TREDJE NATUR, AART Architects, and Arup have teamed up for a competition proposal to redesign Kronløbsøen, an island development marking the transition between port and city in Nordhavn, Copenhagen. Composed of 30,000 square meters of housing, six water-rooms, a houseboat colony, harbor bath, and multi-story underwater parking, the project aims to create an island celebrating all aspects of harbor life.
Taking into account the local port’s spirit, scale, material palette, and history, Kronløbsøen is “composed of eight porous monoliths shaped by physical connections, visibility, and microclimate, creating the optimal conditions for housing and urban life.”
A collaboration between Friis & Moltke and WE architects has won the competition to design Roskilde Campus, a new university complex in Roskilde, Denmark. The Campus will be a new 10,000 square meter educational area for 1,500 students in the fields of marketing, IT, and food engineering, made up of renovation and 4,000 square feet of new space.
Three main concepts, community, respect, and durability, have driven the overall design process.
The Henning Larsen Architects-designed Danish Pavilion has opened to the public on Ipanema Beach to celebrate Denmark's participation in the Rio 2016 Olympic Games. The pavilion is the only national pavilion at the games, and contains displays featuring Danish companies and products. The design takes inspiration from the nation's seafaring and yachting traditions, while programmable LED lights allow the pavilion to resemble a number of different flags from bird's eye view.
This article is part of our new "Material Focus" series, which asks architects to elaborate on the thought process behind their material choices and sheds light on the steps required to get buildings actually built.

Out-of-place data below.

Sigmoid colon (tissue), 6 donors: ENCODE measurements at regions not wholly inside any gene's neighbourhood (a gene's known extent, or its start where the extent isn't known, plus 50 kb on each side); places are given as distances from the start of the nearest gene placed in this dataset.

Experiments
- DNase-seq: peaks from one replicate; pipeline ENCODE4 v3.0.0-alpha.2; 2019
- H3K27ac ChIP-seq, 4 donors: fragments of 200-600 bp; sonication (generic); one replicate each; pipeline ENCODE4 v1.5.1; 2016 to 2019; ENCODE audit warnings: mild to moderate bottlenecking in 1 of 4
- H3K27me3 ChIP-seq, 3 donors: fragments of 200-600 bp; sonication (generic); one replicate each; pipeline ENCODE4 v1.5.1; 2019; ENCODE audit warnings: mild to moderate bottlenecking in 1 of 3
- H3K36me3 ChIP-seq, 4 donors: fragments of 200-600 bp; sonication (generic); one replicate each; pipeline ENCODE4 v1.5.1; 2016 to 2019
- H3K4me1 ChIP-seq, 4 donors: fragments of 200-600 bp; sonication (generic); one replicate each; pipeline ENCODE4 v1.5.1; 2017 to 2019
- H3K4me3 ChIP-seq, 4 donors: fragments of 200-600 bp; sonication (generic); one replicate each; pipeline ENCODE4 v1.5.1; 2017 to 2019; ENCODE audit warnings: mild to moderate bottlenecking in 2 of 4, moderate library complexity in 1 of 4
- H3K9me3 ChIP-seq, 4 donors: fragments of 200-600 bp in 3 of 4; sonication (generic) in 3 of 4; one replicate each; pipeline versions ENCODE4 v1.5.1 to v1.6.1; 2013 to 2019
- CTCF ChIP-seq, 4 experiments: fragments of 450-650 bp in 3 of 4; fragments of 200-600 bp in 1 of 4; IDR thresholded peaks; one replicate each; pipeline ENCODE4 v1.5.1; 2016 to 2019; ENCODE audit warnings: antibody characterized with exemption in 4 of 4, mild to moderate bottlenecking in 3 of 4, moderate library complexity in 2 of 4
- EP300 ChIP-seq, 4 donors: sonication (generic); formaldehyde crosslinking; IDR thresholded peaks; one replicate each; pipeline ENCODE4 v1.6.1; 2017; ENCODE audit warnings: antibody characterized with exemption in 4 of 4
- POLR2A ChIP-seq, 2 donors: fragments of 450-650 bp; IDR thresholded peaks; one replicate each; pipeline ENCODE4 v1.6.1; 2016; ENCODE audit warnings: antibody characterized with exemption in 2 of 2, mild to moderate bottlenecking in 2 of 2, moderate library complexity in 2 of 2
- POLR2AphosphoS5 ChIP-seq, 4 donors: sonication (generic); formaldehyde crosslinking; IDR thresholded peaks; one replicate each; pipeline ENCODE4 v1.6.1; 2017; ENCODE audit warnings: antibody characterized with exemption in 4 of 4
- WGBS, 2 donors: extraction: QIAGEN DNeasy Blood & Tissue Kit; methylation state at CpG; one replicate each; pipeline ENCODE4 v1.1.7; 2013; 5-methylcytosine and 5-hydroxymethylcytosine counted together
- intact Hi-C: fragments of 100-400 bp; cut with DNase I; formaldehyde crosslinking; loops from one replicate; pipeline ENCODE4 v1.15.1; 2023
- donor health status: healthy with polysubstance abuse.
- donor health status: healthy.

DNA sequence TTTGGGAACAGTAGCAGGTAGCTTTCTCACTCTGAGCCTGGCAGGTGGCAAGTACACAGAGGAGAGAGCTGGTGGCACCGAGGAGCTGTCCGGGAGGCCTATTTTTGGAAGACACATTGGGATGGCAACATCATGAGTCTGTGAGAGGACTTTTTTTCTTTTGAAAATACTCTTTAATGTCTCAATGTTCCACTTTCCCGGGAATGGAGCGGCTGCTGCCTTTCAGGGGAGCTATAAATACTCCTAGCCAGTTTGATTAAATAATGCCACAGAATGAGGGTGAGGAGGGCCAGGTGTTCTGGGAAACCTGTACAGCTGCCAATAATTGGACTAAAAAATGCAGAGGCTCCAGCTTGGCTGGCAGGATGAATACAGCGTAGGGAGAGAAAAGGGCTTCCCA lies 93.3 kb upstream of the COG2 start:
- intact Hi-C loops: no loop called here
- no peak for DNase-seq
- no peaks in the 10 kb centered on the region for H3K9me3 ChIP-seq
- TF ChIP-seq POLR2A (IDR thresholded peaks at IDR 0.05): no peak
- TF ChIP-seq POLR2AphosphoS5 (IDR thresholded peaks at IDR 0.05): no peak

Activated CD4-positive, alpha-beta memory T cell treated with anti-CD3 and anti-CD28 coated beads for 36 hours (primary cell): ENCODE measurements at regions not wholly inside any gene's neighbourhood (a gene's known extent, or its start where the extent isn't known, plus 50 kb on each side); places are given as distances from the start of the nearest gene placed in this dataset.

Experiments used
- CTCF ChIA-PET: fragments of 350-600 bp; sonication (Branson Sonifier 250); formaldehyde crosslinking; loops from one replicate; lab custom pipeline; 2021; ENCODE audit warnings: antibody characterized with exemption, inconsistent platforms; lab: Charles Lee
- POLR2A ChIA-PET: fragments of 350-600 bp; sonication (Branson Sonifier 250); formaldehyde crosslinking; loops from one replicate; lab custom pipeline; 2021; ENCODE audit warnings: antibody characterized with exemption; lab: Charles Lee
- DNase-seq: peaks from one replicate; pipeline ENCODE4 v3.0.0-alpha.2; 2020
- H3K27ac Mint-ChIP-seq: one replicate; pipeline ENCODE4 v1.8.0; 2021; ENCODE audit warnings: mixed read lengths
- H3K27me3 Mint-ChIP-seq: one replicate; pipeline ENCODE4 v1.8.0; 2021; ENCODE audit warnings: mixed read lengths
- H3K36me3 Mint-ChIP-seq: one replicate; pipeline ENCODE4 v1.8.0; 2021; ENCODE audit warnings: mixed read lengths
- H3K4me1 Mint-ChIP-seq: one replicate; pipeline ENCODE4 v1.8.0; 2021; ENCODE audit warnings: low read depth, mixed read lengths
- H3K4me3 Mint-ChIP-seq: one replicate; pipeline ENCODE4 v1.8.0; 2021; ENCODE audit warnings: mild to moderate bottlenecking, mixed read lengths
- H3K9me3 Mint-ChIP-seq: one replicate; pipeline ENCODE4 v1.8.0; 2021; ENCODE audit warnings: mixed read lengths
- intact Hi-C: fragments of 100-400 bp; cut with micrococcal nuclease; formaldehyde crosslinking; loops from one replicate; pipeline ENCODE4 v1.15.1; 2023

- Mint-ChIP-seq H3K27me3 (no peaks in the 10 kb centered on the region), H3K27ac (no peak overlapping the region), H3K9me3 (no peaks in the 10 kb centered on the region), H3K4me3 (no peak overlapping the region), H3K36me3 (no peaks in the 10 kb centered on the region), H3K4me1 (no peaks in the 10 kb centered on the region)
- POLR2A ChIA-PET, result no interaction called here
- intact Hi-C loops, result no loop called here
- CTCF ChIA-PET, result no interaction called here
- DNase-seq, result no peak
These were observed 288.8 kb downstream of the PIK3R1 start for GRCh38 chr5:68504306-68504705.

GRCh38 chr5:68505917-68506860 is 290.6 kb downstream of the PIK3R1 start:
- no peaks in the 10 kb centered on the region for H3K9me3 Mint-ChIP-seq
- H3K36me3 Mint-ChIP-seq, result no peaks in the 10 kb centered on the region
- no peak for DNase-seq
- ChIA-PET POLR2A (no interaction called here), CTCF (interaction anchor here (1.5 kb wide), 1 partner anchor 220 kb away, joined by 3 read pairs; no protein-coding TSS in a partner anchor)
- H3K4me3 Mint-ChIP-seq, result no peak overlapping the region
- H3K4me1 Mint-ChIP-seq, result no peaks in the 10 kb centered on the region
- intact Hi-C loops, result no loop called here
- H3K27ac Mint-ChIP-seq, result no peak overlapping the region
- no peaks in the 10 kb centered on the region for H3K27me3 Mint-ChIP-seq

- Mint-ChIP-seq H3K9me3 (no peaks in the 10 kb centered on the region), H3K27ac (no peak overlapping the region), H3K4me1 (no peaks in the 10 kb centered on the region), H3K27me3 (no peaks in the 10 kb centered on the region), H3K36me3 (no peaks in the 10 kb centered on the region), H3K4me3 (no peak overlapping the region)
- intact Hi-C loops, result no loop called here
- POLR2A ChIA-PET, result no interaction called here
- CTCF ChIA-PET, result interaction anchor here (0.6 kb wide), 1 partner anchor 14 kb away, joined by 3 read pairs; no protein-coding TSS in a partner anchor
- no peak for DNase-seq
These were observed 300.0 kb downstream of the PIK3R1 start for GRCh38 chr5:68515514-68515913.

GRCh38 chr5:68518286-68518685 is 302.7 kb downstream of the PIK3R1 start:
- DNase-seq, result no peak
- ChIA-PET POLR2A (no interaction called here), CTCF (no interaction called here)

Installed last year, the Salling Tower provides a striking, sculptural landmark in Aarhus Docklands. From inside, its deceptively simple counterbalanced form provides a range of ways to look out over the harbor and the city - but from the outside the project's designers, Dorte Mandrup Arkitekter wanted the tower to take on an abstract appearance, referencing nautical themes with its sail-like shape and porthole-like openings all while obscuring the process of its own construction. To do this, the firm created a structure composed entirely of a single steel piece resting on top of its foundations. In this interview, project architect Noel Wibrand tells us about how the project's material choice contributed to the construction process.
Six million yellow bricks on a hilltop just outside Copenhagen form one of the world’s foremost, if not perhaps comparatively unknown, Expressionist monuments. Grundtvigs Kirke (“Grundtvig’s Church”), designed by architect Peder Vilhelm Jensen Klint, was built between 1921 and 1940 as a memorial to N.F.S. Grundtvig – a famed Danish pastor, philosopher, historian, hymnist, and politician of the 19th century. Jensen Klint, inspired by Grundtvig’s humanist interpretation of Christianity, merged the scale and stylings of a Gothic cathedral with the aesthetics of a Danish country church to create a landmark worthy of its namesake.
It was decided in 1912 that Grundtvig, who had passed away in 1873, had been so significant to Danish history and culture that he merited a national monument. Two competitions were held in 1912 and 1913, bringing in numerous design submissions for statues, decorative columns, and architectural memorials.